James Harvey Carson

James Harvey Carson, brigadier general of Virginia militia, was born on February 11, 1808, at Pleasant Green, the family estate near Winchester, Virginia. His father, Simon Carson, was a farmer and militia officer; his mother was Martha Williams, whose father originally owned Pleasant Green. At the age of eighteen Carson became an assistant teacher at the Winchester Academy. Carson then studied law and soon became a prominent Winchester attorney and agriculturist. In 1837 he was elected colonel of militia. Active politically, Carson served as Frederick County's state representative from 1844 to 1847 and state senator from 1859 to 1864.

In early 1861 Carson, brigadier general of the 16th Brigade of the Virginia Militia since 1859, called his unit into service. The brigade occupied Harpers Ferry, then guarded the Shenandoah Valley while General Joseph E. Johnston's Confederate army marched to the Bull Run battlefield. By August, 1861, Carson commanded the 3rd Division of militia—2,883 strong—in the upper (northern) Shenandoah Valley. On January 2, 1862, Carson and his old brigade joined Stonewall Jackson's small army as it advanced from Winchester on Bath and Romney. The next day Carson's troops were detached from the main body to attack the Union-held town of Bath from the west while Jackson attacked from the east. The town fell to Jackson the next day; Carson's militia could not arrive in time to take part in the capture. Carson's brigade remained in Bath, in winter quarters, while the rest of the army attacked Romney. On February 1, 1862, Carson forsook the campaign field for the legislative wars. His military performance left something to be desired; one observer called him "a most estimable gentleman, but not suited for the time and the exigencies of the moment." In 1862 Carson, "an intelligent, amiable, kind-hearted Christian gentleman,"' was elected president of the Virginia Senate. In April, 1864, he resigned his senate seat and went back to farming.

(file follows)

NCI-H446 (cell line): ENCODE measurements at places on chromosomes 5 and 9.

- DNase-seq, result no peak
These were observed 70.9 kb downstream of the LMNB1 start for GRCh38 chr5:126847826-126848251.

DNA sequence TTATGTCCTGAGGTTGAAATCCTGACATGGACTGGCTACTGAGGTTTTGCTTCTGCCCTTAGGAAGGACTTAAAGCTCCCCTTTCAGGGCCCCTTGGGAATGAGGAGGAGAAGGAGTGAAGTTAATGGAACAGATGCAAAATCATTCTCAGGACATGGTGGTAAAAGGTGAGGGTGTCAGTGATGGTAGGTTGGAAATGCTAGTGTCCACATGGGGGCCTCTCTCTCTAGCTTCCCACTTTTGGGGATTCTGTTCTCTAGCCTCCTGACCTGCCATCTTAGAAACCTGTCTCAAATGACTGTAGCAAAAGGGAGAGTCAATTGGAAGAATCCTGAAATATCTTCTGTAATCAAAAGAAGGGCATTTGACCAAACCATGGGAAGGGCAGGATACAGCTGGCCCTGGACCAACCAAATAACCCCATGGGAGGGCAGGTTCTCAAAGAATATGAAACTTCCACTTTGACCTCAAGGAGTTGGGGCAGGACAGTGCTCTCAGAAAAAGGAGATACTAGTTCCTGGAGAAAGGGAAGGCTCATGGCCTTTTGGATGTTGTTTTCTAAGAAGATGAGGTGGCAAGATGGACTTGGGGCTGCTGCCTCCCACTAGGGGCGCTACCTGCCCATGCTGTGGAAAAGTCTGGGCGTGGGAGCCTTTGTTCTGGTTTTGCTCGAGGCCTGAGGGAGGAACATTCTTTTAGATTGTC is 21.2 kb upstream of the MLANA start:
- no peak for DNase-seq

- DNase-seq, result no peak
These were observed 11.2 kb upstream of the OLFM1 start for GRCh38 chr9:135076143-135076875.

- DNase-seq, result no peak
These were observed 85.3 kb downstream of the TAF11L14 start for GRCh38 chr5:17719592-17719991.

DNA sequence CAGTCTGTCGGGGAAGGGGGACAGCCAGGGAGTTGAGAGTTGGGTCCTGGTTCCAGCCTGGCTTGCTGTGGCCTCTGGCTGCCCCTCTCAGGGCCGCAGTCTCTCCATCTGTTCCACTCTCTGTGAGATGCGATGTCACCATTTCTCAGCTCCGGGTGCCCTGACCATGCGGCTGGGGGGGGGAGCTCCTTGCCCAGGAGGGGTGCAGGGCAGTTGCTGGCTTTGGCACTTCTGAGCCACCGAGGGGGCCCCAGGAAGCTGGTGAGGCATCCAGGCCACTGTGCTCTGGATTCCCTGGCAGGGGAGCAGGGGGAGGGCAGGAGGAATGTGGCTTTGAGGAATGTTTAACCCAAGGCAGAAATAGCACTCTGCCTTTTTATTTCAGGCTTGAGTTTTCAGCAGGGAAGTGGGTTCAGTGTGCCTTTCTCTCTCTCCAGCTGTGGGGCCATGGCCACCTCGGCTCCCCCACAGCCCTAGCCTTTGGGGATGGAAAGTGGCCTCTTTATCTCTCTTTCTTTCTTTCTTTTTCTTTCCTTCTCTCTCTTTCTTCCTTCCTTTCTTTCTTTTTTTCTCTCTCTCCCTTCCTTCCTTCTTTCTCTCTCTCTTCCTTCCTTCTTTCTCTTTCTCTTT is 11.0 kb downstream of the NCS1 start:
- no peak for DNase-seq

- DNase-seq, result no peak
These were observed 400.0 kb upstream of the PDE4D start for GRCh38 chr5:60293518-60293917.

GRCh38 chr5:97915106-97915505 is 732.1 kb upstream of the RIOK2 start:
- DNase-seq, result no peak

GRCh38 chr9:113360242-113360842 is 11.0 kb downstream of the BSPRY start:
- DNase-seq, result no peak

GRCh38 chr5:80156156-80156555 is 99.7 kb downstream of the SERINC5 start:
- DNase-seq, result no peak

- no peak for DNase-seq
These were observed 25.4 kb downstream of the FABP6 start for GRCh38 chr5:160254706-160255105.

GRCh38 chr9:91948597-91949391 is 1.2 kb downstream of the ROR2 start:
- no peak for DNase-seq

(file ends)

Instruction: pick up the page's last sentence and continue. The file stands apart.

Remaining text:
After the war Carson remained active in law and real estate, first in Frederick County and then in Leesburg, Virginia. He died at Leesburg on January 13, 1884, and is buried in the Carson graveyard at Pleasant Green.

General Carson's command of a brigade of militia that served in a campaign qualifies him to be considered a Confederate general.

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Reference:  More Generals in Gray.  Bruce S. Allardice.  A companion volume to Generals in Gray.  Louisiana State University Press. Baton Rouge. LA.